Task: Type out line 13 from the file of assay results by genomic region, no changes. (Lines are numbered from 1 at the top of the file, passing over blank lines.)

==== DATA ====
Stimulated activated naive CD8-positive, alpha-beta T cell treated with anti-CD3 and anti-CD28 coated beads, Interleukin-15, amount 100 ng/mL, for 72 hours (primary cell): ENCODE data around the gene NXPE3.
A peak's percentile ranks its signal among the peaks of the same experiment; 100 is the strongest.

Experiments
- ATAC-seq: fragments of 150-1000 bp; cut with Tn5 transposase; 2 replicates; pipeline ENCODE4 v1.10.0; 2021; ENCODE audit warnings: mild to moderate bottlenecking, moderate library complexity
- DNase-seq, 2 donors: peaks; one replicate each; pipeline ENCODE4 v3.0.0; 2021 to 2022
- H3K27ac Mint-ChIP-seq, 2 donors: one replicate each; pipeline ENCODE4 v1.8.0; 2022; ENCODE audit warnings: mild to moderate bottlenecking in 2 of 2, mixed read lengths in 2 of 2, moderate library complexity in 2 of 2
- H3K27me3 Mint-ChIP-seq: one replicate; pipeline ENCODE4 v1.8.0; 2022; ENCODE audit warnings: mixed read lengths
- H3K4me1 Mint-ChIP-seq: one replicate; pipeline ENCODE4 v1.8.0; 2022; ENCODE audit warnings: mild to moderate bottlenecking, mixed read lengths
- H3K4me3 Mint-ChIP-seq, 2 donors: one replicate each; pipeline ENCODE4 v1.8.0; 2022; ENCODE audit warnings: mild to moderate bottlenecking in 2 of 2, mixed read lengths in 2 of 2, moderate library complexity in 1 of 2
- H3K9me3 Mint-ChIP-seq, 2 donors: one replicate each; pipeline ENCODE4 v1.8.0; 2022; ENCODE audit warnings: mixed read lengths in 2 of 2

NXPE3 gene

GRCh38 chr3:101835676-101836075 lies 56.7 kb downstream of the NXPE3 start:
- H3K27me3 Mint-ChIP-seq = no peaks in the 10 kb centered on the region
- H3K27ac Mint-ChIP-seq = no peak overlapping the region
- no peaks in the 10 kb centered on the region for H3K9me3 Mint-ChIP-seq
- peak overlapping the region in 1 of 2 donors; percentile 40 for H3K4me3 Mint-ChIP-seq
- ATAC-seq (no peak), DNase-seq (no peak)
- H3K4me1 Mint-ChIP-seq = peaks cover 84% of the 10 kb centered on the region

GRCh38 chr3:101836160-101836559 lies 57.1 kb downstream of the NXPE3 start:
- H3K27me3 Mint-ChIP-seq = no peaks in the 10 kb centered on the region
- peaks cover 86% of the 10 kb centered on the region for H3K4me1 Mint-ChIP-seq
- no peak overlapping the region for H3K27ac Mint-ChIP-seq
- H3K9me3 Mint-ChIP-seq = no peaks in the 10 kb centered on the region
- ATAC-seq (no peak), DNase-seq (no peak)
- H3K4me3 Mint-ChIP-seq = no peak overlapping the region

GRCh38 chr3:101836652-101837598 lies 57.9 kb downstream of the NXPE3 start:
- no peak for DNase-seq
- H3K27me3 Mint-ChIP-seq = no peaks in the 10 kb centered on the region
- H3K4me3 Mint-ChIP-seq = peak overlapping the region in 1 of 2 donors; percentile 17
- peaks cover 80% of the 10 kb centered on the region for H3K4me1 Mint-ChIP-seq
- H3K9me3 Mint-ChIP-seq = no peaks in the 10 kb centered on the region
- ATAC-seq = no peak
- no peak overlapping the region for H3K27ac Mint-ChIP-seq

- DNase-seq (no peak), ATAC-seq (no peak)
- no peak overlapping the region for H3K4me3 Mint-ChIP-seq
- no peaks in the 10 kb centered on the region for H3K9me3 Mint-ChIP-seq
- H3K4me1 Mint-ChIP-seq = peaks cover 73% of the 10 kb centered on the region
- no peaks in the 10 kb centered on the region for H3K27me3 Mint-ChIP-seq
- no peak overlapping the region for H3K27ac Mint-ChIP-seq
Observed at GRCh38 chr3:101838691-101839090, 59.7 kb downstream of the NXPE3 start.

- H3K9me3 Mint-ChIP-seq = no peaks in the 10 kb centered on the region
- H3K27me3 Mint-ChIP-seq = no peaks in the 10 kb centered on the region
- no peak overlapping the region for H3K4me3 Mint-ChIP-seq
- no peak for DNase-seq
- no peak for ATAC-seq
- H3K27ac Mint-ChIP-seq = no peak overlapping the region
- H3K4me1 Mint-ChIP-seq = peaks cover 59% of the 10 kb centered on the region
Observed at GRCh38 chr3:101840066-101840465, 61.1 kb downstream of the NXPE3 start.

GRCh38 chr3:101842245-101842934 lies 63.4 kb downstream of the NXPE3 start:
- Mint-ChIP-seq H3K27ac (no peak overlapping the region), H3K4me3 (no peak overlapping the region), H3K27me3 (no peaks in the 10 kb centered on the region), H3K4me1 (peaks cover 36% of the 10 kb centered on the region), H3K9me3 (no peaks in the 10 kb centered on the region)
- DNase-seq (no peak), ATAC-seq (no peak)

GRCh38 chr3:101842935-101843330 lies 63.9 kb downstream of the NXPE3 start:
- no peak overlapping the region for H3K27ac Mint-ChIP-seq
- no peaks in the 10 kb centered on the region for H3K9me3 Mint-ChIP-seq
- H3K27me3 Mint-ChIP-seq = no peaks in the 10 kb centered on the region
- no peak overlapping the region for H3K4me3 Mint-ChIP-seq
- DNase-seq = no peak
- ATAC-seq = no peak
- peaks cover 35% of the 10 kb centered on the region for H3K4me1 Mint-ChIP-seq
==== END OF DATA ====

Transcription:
- H3K27me3 Mint-ChIP-seq = no peaks in the 10 kb centered on the region